the Mlech: barbarians, more correctly, Mleccha, a Sanskrit word meaning non-Indians and more specifically, non-Hindus.
Damajee: Damaji Gaekwar was a cavalry commander in Holkar of Indore’s contingent at Panipat and withdrew with his forces.
the Bhao: Sadashivrao Bhau was the commander of the Marathas at Panipat.
Malhar Rao: Malhar Rao Holkar of Indore was an experienced military commander whose good advice was ignored by Sadashivrao Bhau at Panipat.
Bhowani: Bhavani is an avatar of the goddess Parvati in the fierce form of Durga, and patron deity of the Marathas.
Khost: a town in Afghanistan close to the (then) Indian border inhabited by Pashtuns (Pathans).
‘black Rohillas’: The Rohillas were Pashtun tribespeople from the mountains north of Peshawar who migrated into northern India as invaders and settled in the plains east of Delhi in an area that became known as Rohilkhand. The ‘black’ is a pejorative, as in ‘black-hearted’.
‘naked hill-men’: The Marathas recruited indigenous jungle-dwellers as auxiliary bowmen, rather as Henry V recruited Welsh bowmen in the Fifteenth Century.
dark Upsaras: apsaras were winged angels within Hinduism, Buddhism, and Jainism.
Bhagwa Jhanda: red banners carried by the Marathas in honour of the deity Bhagwan Jhanda or ‘Flag of the Lord’.
Anand Rao Nimbalkhar: the name of the narrator of the poem, a nobleman of the Maratha Nimbalkar clan loyal to Tukoji Rao Scindia,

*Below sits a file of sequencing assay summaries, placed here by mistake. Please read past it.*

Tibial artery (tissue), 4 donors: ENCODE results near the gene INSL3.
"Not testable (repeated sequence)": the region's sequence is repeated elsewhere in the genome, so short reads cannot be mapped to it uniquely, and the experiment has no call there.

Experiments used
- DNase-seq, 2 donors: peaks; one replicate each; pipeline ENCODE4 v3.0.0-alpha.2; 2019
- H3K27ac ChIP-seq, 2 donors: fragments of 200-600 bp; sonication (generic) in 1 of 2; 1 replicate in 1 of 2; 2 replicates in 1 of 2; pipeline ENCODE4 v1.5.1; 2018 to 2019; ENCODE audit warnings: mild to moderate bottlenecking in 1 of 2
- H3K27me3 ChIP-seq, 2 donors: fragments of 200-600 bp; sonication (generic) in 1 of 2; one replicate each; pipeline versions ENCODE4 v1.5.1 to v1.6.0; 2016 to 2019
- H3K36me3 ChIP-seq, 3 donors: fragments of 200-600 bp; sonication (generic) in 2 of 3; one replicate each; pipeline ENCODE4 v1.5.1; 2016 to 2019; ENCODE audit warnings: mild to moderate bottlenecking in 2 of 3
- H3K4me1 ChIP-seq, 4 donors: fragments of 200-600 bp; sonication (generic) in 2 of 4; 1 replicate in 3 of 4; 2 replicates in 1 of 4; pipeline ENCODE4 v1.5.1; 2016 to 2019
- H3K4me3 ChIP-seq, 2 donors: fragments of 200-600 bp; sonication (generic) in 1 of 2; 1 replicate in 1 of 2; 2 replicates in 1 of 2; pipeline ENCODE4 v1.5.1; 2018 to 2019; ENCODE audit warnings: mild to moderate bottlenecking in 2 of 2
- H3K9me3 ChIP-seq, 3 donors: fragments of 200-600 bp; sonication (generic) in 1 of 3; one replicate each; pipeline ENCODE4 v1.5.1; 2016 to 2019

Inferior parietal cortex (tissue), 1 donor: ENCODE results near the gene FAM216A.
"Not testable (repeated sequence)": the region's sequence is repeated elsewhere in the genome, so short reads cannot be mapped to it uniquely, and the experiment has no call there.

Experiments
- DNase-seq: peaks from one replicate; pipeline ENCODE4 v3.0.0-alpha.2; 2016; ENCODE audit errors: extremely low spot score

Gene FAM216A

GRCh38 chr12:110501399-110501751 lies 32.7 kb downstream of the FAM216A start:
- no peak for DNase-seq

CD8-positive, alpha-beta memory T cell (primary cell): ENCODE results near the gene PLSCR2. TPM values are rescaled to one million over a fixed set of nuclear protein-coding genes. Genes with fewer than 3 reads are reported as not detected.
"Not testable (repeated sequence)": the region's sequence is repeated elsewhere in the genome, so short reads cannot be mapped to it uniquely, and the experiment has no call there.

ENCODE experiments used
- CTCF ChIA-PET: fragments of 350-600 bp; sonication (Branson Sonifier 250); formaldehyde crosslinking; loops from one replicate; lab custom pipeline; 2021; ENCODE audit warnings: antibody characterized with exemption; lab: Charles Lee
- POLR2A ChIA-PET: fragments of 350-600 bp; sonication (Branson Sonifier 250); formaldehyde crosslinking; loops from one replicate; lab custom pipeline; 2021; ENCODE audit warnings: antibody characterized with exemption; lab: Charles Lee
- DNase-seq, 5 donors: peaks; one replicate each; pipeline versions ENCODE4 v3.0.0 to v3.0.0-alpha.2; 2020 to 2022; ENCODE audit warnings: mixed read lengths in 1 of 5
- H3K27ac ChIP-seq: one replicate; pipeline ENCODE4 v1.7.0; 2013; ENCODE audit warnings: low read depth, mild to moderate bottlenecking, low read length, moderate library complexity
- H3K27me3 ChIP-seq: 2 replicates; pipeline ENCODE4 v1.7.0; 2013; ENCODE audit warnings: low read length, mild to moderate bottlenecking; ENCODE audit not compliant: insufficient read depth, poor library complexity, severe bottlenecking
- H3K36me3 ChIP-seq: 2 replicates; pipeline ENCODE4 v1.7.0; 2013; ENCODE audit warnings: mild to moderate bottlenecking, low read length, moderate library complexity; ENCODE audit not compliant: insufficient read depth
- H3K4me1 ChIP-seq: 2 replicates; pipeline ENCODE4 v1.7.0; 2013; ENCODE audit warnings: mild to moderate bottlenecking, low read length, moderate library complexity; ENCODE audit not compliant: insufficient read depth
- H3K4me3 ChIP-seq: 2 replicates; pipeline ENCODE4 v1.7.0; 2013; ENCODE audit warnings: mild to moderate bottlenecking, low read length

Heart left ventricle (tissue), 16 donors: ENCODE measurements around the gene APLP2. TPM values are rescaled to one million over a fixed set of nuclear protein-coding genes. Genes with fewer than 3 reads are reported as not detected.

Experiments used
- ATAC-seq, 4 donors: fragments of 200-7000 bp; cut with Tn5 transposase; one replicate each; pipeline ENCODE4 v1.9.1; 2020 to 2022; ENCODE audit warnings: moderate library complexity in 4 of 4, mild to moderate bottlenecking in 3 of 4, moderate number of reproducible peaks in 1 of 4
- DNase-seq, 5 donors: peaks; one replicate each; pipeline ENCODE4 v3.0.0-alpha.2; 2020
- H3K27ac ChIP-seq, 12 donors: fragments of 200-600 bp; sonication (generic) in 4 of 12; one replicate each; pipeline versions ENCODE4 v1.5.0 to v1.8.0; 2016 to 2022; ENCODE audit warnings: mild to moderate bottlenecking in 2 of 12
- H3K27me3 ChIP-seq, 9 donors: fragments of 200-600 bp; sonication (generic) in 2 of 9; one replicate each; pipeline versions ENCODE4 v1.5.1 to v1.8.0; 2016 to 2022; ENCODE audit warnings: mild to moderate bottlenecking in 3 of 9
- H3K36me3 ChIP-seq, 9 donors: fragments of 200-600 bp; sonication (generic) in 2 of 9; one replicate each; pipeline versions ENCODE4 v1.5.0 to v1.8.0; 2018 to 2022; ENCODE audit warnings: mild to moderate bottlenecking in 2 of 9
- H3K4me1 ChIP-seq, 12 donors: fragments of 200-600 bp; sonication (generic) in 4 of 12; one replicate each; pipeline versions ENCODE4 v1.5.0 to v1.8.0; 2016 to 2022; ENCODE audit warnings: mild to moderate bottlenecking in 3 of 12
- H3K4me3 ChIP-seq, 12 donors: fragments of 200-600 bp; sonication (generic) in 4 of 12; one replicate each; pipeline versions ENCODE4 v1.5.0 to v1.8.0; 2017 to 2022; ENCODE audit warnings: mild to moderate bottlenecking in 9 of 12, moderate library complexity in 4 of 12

Scindia: in this context, Tukoji Rao Scindia, commander of the forces of Scindia of Gwalior at Panipat. In reality, he did not leave the battlefield as related in the poem but was captured and executed.
Soobah: a senior official or army officer, derived from subadar, a governor or senior administrator both among the Marathas and Mughals.
Lalun: ‘pearl’ in Persian, the name Kipling gave to the courtesan in his short story ‘On the City Wall’, here used as the name of Tukoji Rao Scindia’s favourite wife or concubine.
Tapti: The Tapti River (or Tapi) is a river in central India located to the south of the Narmada River which flows westwards before draining into the Arabian Sea. [Wikipedia] [D.H.]
Latuf-Ullah Populzai: the name given by Kipling to the pursuer of Tukoji Rao Scindia, Papalzai being a tribe of Durrani Pashtuns from Afghanistan.
Swine-fed: an indication that Lutif-Ullah is not a Muslim. Perhaps this is a detail from Lalun the Beragun. [D.H.]
flung away: Used here in the intransitive sense of ‘fling’ – see OED. [D.H.]